plants in expedients to prevent evaporation, turning
their foliage edgewise toward the sun, growing silky
hairs, exuding viscid gum. The wind, which has
a long sweep, harries and helps them. It rolls
up dunes about the stocky stems, encompassing and protective,
and above the dunes, which may be, as with the mesquite,
three times as high as a man, the blossoming twigs
flourish and bear fruit.
There are many areas in the desert
where drinkable water lies within a few feet of the
surface, indicated by the mesquite and the bunch grass
(Sporobolus airoides). It is this nearness of
unimagined help that makes the tragedy of desert deaths.
It is related that the final breakdown of that hapless
party that gave Death Valley its forbidding name occurred
in a locality where shallow wells would have saved
them. But how were they to know that? Properly
equipped it is possible to go safely across that ghastly
sink, yet every year it takes its toll of death, and
yet men find there sun-dried mummies, of whom no trace
or recollection is preserved. To underestimate
one’s thirst, to pass a given landmark to the
right or left, to find a dry spring where one looked
for running water there is no help for any
of these things.
Along springs and sunken watercourses
one is surprised to find such water-loving plants
as grow widely in moist ground, but the true desert
breeds its own kind, each in its particular habitat.
The angle of the slope, the frontage of a hill, the
structure of the soil determines the plant. South-looking
hills are nearly bare, and the lower tree-line higher
here by a thousand feet. Canons running east and
west will have one wall naked and one clothed.
Around dry lakes and marshes the herbage preserves
a set and orderly arrangement. Most species have
well-defined areas of growth, the best index the voiceless
land can give the traveler of his whereabouts.
If you have any doubt about it, know
that the desert begins with the creosote. This
immortal shrub spreads down into Death Valley and up
to the lower timber-line, odorous and medicinal as
you might guess from the name, wandlike, with shining
fretted foliage. Its vivid green is grateful
to the eye in a wilderness of gray and greenish white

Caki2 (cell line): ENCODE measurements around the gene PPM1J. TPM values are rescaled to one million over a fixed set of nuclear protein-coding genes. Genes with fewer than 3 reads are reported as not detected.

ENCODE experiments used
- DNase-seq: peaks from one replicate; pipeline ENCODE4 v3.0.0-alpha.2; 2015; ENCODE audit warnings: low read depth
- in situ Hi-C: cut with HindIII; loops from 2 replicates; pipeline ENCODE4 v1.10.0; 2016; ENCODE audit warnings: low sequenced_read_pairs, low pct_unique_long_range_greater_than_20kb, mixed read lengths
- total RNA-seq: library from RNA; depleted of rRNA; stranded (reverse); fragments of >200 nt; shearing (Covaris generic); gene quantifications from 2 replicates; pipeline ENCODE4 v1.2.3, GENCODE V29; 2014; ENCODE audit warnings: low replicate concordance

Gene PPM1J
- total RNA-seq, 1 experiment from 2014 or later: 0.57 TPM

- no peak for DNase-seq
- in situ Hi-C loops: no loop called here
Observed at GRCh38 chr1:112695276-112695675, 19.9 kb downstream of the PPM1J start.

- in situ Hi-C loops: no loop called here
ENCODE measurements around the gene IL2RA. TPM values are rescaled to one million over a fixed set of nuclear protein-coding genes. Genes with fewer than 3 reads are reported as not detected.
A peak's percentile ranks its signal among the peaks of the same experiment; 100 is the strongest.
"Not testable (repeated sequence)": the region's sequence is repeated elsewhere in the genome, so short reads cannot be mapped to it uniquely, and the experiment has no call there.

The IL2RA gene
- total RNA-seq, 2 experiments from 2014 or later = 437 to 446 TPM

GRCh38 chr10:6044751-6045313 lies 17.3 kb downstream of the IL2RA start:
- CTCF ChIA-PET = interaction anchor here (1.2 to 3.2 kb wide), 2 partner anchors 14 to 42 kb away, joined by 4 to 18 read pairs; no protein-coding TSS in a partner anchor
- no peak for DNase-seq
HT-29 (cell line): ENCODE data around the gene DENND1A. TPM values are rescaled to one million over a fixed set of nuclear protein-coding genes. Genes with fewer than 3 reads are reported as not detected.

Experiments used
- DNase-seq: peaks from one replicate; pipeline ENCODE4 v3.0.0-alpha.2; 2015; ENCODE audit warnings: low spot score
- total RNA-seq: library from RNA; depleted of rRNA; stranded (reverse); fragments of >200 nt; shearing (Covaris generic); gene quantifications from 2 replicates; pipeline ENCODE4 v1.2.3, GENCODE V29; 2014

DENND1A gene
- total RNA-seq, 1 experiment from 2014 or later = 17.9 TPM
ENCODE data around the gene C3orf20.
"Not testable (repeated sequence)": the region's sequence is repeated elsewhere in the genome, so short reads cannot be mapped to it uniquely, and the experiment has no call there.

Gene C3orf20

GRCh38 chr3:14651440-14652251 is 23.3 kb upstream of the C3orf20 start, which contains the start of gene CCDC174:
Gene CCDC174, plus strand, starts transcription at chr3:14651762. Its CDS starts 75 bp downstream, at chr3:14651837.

shrubs. In the spring it exudes a resinous gum
which the Indians of those parts know how to use with
pulverized rock for cementing arrow points to shafts.
Trust Indians not to miss any virtues of the plant
Nothing the desert produces expresses
it better than the unhappy growth of the tree yuccas.
Tormented, thin forests of it stalk drearily in the
high mesas, particularly in that triangular slip
that fans out eastward from the meeting of the Sierras
and coastwise hills where the first swings across
the southern end of the San Joaquin Valley. The
yucca bristles with bayonet-pointed leaves, dull green,
growing shaggy with age, tipped with panicles of fetid,
greenish bloom. After death, which is slow, the
ghostly hollow network of its woody skeleton, with
hardly power to rot, makes the moonlight fearful.
Before the yucca has come to flower, while yet its
bloom is a creamy cone-shaped bud of the size of a
small cabbage, full of sugary sap, the Indians twist
it deftly out of its fence of daggers and roast it
for their own delectation. So it is that in those
parts where man inhabits one sees young plants of Yucca
arborensis infrequently. Other yuccas,
cacti, low herbs, a thousand sorts, one finds journeying
east from the coastwise hills. There is neither
poverty of soil nor species to account for the sparseness
of desert growth, but simply that each plant requires
more room. So much earth must be preempted to
extract so much moisture. The real struggle for
existence, the real brain of the plant, is underground;
above there is room for a rounded perfect growth.